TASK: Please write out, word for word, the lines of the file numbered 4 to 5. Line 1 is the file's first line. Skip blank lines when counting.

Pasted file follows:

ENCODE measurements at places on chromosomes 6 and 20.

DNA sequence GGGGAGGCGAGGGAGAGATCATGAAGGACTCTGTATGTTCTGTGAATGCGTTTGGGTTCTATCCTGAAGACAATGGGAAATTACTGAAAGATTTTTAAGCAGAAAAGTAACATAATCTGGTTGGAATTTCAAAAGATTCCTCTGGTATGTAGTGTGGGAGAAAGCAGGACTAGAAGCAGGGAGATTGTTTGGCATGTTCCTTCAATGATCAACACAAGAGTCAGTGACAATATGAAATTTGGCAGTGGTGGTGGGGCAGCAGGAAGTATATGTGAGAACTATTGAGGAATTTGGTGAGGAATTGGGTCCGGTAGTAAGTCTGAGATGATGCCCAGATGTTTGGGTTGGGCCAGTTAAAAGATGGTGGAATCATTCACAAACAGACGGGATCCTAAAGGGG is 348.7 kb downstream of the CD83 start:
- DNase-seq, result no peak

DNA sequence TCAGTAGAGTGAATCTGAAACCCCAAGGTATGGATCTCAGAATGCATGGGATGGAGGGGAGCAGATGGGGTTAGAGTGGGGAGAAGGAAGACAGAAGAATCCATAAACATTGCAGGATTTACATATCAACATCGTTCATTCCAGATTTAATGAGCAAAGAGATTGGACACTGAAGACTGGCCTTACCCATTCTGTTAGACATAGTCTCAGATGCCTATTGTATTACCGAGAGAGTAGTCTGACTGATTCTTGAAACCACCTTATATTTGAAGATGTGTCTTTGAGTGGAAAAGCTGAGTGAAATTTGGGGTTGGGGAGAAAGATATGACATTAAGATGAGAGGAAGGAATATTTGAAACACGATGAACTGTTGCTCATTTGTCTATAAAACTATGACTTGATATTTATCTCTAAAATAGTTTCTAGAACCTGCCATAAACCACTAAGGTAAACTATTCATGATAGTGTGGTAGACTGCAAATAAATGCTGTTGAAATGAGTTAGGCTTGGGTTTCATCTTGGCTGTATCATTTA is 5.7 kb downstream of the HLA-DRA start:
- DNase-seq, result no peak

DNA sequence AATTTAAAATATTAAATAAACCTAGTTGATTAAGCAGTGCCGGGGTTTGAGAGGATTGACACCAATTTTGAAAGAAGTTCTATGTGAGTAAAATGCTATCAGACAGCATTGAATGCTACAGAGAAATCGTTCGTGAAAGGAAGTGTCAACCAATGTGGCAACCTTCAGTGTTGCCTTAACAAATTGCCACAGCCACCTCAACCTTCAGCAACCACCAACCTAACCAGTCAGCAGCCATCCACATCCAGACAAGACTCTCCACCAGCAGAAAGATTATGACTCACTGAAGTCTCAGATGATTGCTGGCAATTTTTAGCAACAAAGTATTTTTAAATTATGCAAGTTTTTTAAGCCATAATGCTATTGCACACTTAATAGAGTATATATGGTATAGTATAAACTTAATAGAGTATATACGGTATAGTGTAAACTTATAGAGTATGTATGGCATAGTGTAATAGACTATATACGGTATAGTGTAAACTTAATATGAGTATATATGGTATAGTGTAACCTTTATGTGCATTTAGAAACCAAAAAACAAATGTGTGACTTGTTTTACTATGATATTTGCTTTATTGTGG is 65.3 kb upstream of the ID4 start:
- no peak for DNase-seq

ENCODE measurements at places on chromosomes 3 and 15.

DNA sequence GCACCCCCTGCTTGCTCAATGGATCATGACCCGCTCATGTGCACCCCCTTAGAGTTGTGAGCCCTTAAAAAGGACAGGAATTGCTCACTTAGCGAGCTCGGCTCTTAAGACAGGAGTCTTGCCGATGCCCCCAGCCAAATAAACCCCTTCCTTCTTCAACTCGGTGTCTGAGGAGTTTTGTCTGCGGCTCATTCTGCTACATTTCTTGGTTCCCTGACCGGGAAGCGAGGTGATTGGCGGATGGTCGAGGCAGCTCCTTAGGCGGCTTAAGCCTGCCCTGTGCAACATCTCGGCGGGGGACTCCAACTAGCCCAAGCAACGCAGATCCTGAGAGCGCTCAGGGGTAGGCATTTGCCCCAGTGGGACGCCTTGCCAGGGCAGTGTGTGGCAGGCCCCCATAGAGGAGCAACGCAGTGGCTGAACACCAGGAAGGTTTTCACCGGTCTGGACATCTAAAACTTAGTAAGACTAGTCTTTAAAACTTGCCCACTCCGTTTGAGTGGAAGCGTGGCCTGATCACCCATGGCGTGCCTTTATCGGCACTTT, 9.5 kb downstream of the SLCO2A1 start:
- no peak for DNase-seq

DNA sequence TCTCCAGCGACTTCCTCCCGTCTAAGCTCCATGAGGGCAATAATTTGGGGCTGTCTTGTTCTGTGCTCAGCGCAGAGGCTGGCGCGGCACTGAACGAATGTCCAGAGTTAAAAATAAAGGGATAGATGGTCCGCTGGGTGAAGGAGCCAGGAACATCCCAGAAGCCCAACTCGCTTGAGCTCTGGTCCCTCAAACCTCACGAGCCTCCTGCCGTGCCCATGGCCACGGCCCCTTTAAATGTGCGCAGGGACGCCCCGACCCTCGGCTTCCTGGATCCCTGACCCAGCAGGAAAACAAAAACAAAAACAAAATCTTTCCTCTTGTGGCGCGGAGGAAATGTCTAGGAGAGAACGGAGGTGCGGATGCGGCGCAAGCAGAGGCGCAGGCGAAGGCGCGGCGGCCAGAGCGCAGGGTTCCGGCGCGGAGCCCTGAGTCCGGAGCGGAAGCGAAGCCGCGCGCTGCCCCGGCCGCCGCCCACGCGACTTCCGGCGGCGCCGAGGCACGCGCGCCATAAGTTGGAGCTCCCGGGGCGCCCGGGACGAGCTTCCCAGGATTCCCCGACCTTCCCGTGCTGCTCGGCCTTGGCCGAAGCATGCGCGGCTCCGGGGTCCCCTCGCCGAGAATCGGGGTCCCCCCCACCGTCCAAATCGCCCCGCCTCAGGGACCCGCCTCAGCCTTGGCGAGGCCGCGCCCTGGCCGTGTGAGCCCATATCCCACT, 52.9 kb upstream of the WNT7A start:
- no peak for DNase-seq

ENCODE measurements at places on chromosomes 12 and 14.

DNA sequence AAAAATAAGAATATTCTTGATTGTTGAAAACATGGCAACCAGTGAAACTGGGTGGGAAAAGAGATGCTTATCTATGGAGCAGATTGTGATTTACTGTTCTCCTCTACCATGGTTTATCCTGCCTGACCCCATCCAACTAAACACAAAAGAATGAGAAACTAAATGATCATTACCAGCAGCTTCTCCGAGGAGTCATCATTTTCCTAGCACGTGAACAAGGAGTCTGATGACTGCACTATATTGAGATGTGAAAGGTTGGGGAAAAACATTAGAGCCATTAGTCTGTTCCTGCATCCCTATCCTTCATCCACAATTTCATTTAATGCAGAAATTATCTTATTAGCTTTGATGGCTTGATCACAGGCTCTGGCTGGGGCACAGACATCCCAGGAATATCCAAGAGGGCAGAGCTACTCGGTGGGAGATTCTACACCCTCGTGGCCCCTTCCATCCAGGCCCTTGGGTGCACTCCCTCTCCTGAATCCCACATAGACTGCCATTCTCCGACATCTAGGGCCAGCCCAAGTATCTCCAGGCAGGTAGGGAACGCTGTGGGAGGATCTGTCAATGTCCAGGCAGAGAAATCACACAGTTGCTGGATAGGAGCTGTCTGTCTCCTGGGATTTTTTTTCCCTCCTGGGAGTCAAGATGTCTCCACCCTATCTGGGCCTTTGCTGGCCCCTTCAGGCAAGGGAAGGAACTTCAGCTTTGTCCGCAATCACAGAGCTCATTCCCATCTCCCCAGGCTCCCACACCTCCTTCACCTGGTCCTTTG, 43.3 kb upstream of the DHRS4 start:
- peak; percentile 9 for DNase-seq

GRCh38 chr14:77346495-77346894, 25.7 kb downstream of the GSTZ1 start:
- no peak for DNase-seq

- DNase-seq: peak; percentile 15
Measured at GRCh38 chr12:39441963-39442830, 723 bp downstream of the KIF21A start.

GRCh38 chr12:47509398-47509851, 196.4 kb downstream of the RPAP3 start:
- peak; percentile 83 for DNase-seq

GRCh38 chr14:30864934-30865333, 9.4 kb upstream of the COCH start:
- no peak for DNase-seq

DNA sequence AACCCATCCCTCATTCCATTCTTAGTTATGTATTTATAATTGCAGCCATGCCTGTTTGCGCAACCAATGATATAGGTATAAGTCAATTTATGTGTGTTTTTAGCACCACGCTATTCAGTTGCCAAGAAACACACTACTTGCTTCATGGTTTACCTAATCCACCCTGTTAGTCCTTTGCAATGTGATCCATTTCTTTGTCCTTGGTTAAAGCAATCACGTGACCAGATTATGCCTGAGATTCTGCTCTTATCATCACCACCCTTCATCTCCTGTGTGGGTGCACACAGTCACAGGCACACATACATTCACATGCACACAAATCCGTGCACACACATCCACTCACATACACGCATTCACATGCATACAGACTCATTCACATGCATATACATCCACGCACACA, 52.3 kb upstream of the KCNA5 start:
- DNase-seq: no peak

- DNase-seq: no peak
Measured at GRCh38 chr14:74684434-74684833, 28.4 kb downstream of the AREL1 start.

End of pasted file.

DNA sequence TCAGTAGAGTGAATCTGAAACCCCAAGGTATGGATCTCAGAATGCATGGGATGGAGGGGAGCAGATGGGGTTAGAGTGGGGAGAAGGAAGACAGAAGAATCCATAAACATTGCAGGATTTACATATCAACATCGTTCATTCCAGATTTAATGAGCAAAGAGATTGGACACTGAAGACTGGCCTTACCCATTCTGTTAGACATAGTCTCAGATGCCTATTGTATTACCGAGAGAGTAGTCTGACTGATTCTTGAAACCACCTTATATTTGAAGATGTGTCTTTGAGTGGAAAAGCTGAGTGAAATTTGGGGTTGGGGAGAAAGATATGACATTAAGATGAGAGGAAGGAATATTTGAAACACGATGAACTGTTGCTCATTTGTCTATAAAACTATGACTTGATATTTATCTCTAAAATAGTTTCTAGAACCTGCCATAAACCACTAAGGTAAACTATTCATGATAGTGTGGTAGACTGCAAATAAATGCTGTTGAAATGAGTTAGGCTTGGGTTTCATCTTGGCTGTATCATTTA is 5.7 kb downstream of the HLA-DRA start:
- DNase-seq, result no peak